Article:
(of course, IBM had similar tech decades earlier but that was seriously locked up and optimized to their systems -- my understanding is that we are still trying to catch up to IBM when it comes to virtualization but I have no idea in what particular areas they are still superior).
    ...
    Again, this is all old stuff to IBM....That's what you get when you've been around since, basically, the beginning of digital computers and spend billions every year on research
    Everybody agrees that IBM has done lot to virtualization, but that was back in the days, really long time ago when Mainframes were the hottest thing on earth. But not so more, most Mainframe innovation is done now. They are mature and not much happens in that field.

    Regarding Containers, they are new to IBM, just as I said. IBM is calling it WPAR, and IBM implemented Containers in AIX v6.1 which came in year 2008. The IBM Container implementation is the latest of all OSes, and way many years after Solaris and Linux. So in a sense, IBM is copying others. Just as IBM Probevue is a copy of DTrace.

    From 2007:
    http://blog.thilelli.net/post/2007/0...nd-OpenSolaris
    "I can say I am impressed by both the upcoming POWER6 processor and the new AIX 6 release preview . They both are innovative, and come with a large set of new or updated features. For the purpose of this entry, I will concentrate on a little side-by-side comparison between the features announced for AIX, and those available in Solaris.
    The Workload Partitions (WPAR) on AIX seems to be very similar to the Containers, or Zones, which is an Virtualization feature found on Solaris."

    In year 2008, IBM says that WPARs is a new innovation, from the IBM web site (I did not know that IBM innovated Containers? Calling it "bold new innovation"?).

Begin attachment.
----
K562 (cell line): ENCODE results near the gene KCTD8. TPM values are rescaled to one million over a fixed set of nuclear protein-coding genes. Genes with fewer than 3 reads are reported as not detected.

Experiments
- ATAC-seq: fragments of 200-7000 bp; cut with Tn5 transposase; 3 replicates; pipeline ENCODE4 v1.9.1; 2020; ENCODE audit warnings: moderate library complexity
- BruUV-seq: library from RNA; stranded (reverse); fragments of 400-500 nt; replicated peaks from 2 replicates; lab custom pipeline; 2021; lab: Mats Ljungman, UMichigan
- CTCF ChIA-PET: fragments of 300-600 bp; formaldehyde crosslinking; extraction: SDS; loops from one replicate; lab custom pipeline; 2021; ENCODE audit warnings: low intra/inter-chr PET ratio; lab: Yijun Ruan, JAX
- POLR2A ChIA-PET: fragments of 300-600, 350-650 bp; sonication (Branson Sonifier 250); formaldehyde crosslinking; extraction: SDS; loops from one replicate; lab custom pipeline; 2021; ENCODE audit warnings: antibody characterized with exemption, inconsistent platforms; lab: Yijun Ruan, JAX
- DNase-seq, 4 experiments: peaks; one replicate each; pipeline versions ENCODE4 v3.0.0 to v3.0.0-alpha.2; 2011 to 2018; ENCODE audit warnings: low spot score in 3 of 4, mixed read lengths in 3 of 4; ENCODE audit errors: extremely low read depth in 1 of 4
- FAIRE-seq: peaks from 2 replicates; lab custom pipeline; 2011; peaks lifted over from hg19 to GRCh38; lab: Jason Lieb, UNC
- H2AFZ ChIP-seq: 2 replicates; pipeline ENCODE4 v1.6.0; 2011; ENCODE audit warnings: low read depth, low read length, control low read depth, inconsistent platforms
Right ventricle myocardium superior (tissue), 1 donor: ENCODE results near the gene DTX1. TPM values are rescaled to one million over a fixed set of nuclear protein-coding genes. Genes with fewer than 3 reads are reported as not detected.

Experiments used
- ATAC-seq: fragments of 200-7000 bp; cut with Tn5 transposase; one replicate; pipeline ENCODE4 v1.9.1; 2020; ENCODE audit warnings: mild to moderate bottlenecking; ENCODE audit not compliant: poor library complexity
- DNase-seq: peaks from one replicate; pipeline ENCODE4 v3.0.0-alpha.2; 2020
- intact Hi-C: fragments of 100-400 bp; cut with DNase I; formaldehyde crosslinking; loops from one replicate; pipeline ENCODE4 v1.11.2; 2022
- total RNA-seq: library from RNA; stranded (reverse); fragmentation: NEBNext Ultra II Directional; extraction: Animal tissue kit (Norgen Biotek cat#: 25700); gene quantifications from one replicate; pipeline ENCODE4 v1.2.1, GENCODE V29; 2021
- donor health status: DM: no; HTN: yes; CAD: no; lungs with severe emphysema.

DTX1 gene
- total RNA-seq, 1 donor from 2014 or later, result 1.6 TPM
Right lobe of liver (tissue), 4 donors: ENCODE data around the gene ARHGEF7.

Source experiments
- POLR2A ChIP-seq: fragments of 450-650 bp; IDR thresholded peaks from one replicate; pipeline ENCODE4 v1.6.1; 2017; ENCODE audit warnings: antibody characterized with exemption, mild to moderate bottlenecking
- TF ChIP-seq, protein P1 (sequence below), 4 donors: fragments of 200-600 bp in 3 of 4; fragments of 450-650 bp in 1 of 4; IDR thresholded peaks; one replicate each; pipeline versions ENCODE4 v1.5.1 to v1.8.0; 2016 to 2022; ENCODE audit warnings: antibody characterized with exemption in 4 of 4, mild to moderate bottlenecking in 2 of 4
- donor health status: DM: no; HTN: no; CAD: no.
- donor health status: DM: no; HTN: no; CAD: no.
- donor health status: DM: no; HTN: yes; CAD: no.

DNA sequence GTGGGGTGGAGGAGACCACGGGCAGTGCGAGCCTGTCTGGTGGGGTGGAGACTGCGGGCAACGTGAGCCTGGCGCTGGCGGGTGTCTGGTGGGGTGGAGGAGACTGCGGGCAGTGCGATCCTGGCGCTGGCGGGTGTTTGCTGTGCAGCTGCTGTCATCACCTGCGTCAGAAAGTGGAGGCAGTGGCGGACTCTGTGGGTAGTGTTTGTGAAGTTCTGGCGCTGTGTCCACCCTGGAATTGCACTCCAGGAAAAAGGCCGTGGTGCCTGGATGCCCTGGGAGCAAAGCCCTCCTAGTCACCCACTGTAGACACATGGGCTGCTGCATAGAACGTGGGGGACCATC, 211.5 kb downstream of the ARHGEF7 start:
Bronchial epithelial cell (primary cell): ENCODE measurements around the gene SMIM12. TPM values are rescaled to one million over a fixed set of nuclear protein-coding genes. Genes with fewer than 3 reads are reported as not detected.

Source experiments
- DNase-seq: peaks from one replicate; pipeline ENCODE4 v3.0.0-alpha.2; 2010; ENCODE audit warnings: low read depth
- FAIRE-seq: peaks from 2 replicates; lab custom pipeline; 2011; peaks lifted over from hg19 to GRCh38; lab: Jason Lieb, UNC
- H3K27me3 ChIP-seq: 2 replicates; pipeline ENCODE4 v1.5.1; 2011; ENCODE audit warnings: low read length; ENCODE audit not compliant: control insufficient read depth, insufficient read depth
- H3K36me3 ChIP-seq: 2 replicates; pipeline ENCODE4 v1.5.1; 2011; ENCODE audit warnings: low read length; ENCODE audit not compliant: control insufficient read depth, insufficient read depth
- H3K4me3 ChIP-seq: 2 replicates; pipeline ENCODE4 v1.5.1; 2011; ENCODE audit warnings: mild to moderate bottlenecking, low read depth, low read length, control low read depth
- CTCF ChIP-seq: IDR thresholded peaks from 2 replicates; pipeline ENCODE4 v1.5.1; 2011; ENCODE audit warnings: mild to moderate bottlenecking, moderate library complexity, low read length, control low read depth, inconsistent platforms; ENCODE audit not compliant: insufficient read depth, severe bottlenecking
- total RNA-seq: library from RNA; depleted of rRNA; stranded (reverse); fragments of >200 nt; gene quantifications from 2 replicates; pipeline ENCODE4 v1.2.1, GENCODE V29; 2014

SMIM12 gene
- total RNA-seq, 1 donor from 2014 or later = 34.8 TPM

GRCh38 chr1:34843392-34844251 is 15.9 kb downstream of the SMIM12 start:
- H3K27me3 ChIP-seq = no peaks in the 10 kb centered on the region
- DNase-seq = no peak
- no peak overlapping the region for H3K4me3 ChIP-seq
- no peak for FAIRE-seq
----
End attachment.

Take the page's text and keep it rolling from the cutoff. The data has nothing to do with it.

http://www.ibm.com/developerworks/ai.../au-wpar61aix/
    "WPARs are a bold new innovation, implemented within AIX 6."


    Virtuozzo used the the containers that solaris later implemented back to at least 2001

    OpenVZ dates to 2005 (right around the same time as Solaris Containers were released, IIRC.
    You are absolutely right that Solaris Containers is quite late, from 2004 (not 2005).

    But the Solaris Container concept is much older, but run under different names. Earlier, Solaris had something called BrandZ which is the same thing. And before that, Solaris had a similar technique where Solaris tried to run Linux apps in a container, called Lxrun. But Sun found out that implementation is not good enough so they reworked it once more, to improve it. For instance, Solaris Containers allow to install other OSes, which you can not do in Linux implementation. So when you look at the earlier attempts at Sun to do a good implementation of Containers, you need to go back to 1999, which is before Linux version. And as we all know, Linux looks at other OSes and implement their own version, but Solaris is not known for that. Solaris is known for over engineering and reworking and reworking until the tech is good - which is why others look at Solaris to copy from.
    http://www.kernelthread.com/publicat...irtualization/
    "I started the Solaris Virtual Private Server Project in late 1999. By the end of 2000, we had a virtualized version of Solaris, rather similar to the Solaris 10 Zones feature."


    And if we look at your link about different virtualization techniques:
    We see that IBM WPAR is from 2007. And the "chroot" technique is from 1982 - it was created by a Sun co-founder.

    This means I do not agree that IBM was first with Containers, and neither was Linux.




    @Kraftman